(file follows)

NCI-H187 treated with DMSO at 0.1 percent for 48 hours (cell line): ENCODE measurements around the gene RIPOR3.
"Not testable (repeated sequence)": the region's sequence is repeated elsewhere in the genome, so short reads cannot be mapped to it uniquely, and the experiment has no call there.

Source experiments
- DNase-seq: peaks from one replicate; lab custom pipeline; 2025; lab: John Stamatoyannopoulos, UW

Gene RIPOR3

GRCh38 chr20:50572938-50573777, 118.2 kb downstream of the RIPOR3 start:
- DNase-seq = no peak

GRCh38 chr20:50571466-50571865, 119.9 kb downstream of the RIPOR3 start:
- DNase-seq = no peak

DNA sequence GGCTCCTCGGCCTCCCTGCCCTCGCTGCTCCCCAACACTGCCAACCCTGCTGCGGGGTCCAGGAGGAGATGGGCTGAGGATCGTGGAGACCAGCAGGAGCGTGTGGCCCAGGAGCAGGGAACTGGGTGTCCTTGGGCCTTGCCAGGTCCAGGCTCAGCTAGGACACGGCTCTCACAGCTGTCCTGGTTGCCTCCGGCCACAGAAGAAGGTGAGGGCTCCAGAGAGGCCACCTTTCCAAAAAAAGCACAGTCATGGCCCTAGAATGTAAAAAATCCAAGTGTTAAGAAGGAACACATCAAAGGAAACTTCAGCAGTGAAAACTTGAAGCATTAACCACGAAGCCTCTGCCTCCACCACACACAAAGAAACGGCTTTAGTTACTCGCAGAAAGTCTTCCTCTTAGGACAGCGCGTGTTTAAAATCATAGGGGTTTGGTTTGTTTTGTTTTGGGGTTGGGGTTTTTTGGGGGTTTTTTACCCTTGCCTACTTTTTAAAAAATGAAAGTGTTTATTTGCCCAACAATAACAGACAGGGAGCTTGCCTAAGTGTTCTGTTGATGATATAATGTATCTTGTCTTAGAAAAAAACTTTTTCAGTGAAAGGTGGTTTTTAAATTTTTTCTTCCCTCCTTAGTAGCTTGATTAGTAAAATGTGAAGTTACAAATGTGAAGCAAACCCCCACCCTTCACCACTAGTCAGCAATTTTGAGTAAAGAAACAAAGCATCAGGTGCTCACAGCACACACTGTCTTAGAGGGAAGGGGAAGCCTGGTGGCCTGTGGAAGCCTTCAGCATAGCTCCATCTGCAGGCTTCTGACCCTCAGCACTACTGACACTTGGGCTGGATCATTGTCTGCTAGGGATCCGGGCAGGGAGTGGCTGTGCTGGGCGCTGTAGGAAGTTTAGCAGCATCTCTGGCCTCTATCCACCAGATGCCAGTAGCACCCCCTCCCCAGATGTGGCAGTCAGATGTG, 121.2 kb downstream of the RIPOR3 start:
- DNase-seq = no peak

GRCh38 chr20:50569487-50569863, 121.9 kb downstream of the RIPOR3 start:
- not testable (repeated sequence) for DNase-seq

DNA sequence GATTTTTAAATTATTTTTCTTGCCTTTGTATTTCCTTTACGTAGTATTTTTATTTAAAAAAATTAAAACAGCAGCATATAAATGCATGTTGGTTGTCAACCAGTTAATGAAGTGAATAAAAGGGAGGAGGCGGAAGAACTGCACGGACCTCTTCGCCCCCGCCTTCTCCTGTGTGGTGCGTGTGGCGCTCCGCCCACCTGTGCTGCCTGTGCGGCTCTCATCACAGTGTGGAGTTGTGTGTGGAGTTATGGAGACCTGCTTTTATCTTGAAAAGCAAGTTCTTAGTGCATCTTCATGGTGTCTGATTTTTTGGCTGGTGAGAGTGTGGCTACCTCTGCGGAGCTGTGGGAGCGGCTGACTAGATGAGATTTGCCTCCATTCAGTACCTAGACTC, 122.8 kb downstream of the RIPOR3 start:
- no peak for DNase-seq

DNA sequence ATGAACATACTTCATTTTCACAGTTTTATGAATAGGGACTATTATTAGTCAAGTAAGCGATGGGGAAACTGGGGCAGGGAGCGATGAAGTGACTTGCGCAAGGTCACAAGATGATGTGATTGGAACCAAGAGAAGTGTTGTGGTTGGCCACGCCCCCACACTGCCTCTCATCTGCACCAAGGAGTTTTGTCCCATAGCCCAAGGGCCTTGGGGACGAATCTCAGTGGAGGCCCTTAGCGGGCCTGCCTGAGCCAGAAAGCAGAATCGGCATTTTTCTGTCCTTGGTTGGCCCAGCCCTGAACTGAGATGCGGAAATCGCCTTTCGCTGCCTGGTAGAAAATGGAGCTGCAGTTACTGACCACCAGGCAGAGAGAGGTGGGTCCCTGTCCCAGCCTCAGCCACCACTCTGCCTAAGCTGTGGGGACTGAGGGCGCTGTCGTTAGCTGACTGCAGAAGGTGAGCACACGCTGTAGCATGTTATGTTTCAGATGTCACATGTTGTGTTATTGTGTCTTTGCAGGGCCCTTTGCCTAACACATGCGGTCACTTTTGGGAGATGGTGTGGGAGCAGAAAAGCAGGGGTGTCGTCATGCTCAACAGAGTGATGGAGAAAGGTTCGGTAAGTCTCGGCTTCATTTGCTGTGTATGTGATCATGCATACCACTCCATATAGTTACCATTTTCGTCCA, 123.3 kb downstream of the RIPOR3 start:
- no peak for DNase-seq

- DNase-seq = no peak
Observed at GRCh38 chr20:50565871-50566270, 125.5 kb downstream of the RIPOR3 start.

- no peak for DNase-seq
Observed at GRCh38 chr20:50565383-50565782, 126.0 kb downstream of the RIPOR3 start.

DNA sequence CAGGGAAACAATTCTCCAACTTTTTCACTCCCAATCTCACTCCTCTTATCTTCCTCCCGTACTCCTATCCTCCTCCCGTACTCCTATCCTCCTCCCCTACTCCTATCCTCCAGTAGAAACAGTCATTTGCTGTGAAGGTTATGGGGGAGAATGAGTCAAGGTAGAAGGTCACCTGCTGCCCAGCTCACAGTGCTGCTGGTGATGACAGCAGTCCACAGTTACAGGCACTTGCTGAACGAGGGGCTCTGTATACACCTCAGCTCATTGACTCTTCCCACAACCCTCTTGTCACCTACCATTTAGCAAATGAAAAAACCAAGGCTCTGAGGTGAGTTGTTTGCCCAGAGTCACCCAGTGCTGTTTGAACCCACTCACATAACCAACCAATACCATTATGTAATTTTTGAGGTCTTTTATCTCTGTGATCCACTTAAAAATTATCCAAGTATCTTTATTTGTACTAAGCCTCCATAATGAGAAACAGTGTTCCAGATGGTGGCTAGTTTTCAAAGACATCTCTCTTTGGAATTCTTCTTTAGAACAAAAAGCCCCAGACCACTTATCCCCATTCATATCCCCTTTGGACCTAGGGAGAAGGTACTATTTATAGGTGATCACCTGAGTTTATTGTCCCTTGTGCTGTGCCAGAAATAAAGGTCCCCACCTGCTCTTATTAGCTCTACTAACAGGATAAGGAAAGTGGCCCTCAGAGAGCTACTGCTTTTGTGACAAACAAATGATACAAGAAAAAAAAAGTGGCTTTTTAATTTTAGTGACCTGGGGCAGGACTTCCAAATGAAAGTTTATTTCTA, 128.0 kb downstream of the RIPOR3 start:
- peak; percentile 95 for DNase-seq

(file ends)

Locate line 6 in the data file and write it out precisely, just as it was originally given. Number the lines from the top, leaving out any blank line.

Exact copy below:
GRCh38 chr20:50572938-50573777, 118.2 kb downstream of the RIPOR3 start: